Commentary on Midrash Rabba in the Sixteenth Century

The Or ha-Sekhel of Abraham ben Asher

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Benjamin Williams
Oxford Oriental Monographs
  • London, England: 
    Oxford University Press
    , December
     240 pages.
     For other formats: Link to Publisher's Website.


The “history of the book” represents an important area of study when considering virtually everything concerned with books: production, distribution, binding, reading culture, etc. What Benjamin Williams has done in his brilliant Commentary on Midrash Rabba in the Sixteenth Century is apply these methods to sixteenth century printed midrashim. The results provide us a window into the reception of rabbinic midrashic biblical interpretation in the early modern period.

Williams’s focus is on printed midrashim within Sephardic communities, which are where the printed midrashim originated. As his subtitle indicates, his main focus will be on Abraham ben Asher’s Or ha-Sekhel, and he hopes by his study “to determine how sixteenth-century commentators understood rabbinic expositions of the Hebrew Bible,” as well as “uncover the significance” of ben Asher’s Or ha-Sekhel “at a moment of creativity and innovation in the study of Midrash Rabba” (8).

Williams’s slender volume—237 pages including front matter and index—has many strengths. The first that struck me was how economical Williams’s language is. As someone who tends to be verbose, I am always impressed when writers are able to communicate clearly, thoroughly, and yet concisely, what would take me far more space to put into words. His inclusion of Hebrew texts from ben Asher’s Or ha-Sekhel, Solomon le-Vet ha-Levi’s work on Genesis Rabba, and Samuel Yafeh’s work on Genesis Rabba in the seven appendices (179-192), as well as images from actual pages of Or ha-Sekhel, Daniel Bomberg’s printed Talmud, and Jacob ibn Habib’s Ein Ya‘akov, are beneficial additions (212-19).

Beyond such incidental strengths are Williams’s clear mastery of the primary sources, and of midrashic scholarship. He not only explains the history and tradition of midrash accessible to complete novices with the lucidity only a master could accomplish, but he confidently charts his course through the difficult waters of contemporary midrashic scholarship, and scholarship of the printing of Hebrew texts in the early modern period. He provides corrections to published scholarship, as well as necessary nuances, and he is very well aware of the explanatory limits of his study and discussion.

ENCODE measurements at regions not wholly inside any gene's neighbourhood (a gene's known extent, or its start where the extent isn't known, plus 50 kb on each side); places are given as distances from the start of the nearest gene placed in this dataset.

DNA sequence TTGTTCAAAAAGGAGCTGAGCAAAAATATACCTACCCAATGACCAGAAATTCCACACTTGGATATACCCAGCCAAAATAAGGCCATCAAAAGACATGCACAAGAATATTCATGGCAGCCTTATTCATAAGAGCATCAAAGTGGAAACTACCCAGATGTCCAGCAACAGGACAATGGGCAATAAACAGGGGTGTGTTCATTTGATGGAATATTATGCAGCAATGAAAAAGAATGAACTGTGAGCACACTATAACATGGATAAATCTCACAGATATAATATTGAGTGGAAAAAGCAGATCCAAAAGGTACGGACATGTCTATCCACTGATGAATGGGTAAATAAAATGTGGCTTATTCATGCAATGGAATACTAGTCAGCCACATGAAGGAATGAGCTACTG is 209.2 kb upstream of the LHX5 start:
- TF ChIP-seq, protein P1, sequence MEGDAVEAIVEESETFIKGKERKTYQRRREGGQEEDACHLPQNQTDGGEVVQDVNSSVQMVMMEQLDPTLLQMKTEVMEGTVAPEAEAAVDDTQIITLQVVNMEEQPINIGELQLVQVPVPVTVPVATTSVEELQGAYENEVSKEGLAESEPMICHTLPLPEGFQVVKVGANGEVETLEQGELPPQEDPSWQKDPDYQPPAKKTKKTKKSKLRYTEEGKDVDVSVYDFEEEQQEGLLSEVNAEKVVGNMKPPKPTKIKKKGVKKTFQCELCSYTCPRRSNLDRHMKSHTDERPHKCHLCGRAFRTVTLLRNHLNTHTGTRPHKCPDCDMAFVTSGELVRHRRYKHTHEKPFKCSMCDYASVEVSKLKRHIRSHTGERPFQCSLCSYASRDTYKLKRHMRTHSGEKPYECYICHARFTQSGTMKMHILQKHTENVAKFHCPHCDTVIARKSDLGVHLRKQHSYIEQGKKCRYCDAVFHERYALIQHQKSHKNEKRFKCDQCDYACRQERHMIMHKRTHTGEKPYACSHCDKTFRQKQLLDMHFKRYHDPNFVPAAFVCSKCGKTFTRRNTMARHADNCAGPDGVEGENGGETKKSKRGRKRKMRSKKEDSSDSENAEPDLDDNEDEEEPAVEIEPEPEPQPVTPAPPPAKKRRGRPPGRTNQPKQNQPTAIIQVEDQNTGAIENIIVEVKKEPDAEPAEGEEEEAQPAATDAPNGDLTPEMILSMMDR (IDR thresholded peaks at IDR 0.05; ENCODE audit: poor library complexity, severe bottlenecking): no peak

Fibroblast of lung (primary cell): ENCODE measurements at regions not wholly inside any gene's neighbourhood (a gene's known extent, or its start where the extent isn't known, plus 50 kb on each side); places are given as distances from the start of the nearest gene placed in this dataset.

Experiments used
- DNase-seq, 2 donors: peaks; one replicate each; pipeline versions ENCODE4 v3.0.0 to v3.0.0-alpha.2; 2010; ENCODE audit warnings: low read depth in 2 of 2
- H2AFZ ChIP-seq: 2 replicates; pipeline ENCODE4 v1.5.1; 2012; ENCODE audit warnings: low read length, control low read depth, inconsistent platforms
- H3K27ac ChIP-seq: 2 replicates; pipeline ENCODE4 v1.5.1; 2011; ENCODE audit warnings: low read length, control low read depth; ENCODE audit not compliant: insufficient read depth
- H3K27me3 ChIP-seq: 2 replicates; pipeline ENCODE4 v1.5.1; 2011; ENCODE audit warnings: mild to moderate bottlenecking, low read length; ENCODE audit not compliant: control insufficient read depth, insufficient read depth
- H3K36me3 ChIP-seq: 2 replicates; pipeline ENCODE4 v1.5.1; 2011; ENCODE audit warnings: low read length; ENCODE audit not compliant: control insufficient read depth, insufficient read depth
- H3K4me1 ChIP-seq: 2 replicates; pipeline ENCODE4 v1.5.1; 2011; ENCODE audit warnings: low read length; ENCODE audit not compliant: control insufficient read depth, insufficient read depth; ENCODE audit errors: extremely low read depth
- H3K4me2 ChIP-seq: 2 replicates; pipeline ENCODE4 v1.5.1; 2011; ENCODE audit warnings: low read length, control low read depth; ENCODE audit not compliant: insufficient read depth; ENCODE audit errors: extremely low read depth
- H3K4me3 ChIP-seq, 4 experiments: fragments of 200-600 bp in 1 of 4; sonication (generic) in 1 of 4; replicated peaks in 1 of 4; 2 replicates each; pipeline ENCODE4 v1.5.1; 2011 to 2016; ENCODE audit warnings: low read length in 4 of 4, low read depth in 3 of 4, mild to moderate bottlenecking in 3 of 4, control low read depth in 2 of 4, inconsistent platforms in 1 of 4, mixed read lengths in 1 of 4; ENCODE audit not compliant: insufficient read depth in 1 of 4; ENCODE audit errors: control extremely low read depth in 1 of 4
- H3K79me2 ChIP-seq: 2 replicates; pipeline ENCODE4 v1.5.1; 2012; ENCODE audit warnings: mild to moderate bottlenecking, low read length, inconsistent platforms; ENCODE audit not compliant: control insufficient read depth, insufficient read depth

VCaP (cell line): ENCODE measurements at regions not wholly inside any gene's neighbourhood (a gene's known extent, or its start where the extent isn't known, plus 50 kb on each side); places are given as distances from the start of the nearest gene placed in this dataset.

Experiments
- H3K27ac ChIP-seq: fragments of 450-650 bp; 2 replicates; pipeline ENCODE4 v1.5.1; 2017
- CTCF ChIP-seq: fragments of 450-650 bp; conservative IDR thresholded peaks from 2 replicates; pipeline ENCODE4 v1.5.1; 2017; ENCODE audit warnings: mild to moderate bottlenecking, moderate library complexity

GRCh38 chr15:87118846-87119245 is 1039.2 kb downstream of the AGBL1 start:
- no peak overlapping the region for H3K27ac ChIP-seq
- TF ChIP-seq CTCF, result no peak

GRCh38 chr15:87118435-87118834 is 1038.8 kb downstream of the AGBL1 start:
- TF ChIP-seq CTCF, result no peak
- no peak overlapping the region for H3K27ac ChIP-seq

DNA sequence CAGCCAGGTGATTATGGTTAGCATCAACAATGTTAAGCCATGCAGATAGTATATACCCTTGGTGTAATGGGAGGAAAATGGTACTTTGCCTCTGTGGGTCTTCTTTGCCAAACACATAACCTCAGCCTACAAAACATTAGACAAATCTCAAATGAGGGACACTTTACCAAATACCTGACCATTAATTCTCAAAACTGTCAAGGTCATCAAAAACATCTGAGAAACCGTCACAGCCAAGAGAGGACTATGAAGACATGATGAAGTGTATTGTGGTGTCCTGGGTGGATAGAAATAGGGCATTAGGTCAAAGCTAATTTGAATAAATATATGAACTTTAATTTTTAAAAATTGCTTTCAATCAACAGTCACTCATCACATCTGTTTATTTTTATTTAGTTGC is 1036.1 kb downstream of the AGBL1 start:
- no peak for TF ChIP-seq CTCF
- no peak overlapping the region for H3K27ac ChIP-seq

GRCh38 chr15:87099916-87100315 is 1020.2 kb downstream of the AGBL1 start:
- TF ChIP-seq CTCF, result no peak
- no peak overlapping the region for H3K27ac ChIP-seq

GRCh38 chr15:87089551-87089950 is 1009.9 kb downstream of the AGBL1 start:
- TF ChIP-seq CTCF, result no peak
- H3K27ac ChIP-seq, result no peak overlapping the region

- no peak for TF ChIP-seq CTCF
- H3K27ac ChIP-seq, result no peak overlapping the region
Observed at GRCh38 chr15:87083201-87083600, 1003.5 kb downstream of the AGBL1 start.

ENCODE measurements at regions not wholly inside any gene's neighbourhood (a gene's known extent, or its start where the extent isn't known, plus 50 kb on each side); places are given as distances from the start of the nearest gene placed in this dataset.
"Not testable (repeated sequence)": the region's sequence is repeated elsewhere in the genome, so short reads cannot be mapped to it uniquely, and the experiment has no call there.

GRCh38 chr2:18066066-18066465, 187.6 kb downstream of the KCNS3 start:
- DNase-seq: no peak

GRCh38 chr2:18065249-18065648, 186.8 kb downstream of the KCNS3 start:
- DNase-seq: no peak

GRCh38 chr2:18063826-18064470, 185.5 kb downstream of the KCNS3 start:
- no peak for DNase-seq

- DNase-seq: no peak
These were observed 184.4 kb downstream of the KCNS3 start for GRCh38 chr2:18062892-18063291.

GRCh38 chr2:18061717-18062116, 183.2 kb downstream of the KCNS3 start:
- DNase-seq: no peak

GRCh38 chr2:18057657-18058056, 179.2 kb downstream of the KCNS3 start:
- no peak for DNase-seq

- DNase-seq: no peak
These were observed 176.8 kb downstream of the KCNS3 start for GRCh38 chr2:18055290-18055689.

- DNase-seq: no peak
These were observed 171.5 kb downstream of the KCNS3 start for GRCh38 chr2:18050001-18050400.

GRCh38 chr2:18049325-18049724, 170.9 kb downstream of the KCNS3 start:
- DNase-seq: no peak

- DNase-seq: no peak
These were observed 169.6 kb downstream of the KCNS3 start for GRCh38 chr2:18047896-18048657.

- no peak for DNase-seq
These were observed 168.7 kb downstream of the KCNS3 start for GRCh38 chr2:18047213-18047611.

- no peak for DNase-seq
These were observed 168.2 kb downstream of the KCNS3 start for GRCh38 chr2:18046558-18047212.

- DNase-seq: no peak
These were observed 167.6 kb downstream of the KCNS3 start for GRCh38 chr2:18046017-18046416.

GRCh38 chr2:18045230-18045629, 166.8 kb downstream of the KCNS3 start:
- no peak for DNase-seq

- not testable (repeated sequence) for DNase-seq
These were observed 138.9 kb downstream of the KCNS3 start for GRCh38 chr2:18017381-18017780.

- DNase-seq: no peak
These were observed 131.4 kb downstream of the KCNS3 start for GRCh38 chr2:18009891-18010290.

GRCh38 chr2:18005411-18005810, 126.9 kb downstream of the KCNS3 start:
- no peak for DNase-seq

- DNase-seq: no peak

One significant point that his study underscores pertains to the guiding assumptions within early Jewish biblical interpretation. He observes how, “midrash takes for granted the perfection of the Written Torah, its divine origin and its reliable transmission from Moses through successive generations of authoritative tradents” (2). As such, “No textual detail of the Torah … is treated as superfluous, unimportant, or misplaced; every element of the text is suffused with meaning” (2).

Rabbinic midrash represented attempts to mine Scripture for all of its divine treasures hidden in the most mundane, or the most obscure, parts of the text. Williams shows how the unique contribution of these sixteenth century figures whose work he studies was in providing actual commentaries on these rabbinic commentaries. Thus, the brief proliferation of commentaries on Midrash Rabba in the sixteenth century, beginning among Sephardic Jews in the Ottoman Empire. Ben Asher’s unique contribution included the first printing of stand-alone midrash in a single volume—rather than the midrash being included as one interpretive text among others—alongside (or around) the Scripture passages under discussion.

One interpretive and rhetorical technique employed in ben Asher, and others, was the listing of questions concerning challenges (dikdukim)—perhaps apparent contradictions—in Scripture, followed by various resolutions. Williams explains the dual effect of this method. It “makes the reader newly aware of the complexity of a passage that may previously have appeared straightforward” (72-73). At the same time, however, it reinforces “a preconception that the text under discussion has the precision and authority to withstand such a scrupulous cross-examination” (73).

In both the midrash and the sixteenth century commentaries on the midrash, it becomes clear how the commentators viewed nothing as superfluous; everything contained some fuller meaning that could enrich the reader, and thus make studying midrash spiritually rewarding. This is particularly significant for the homilies in the context of the synagogue, as Williams’s study describes the important role midrash plays in homilies. His study thus increases our knowledge about the reception of rabbinic midrash in the sixteenth century, particularly among Sephardic Jews. As he indicates, the intense focus on midrash would soon be “replaced by pilpulistic analysis of halakhah in the Babylonian Talmud and in legal codes” (173).

In light of the growing importance of Christian Hebraism in the fifteenth, sixteenth, and seventeenth centuries, I would be interested to know of evidence of the reception of midrash among Christian interpreters during this time period, although that is beyond the bounds of Williams’s study. His volume, however, is essential reading for anyone interested in the early modern reception of Jewish biblical interpretation, and particularly midrash.

About the Reviewer(s): 

Jeffrey L. Morrow is chair of the department of undergraduate theology at the Immaculate Conception Seminary at Seton Hall.

Date of Review: 
July 5, 2017
About the Author(s)/Editor(s)/Translator(s): 

Benjamin Williams is Leverhulme Early Career Fellow, department of theology & religious studies, King's College London.


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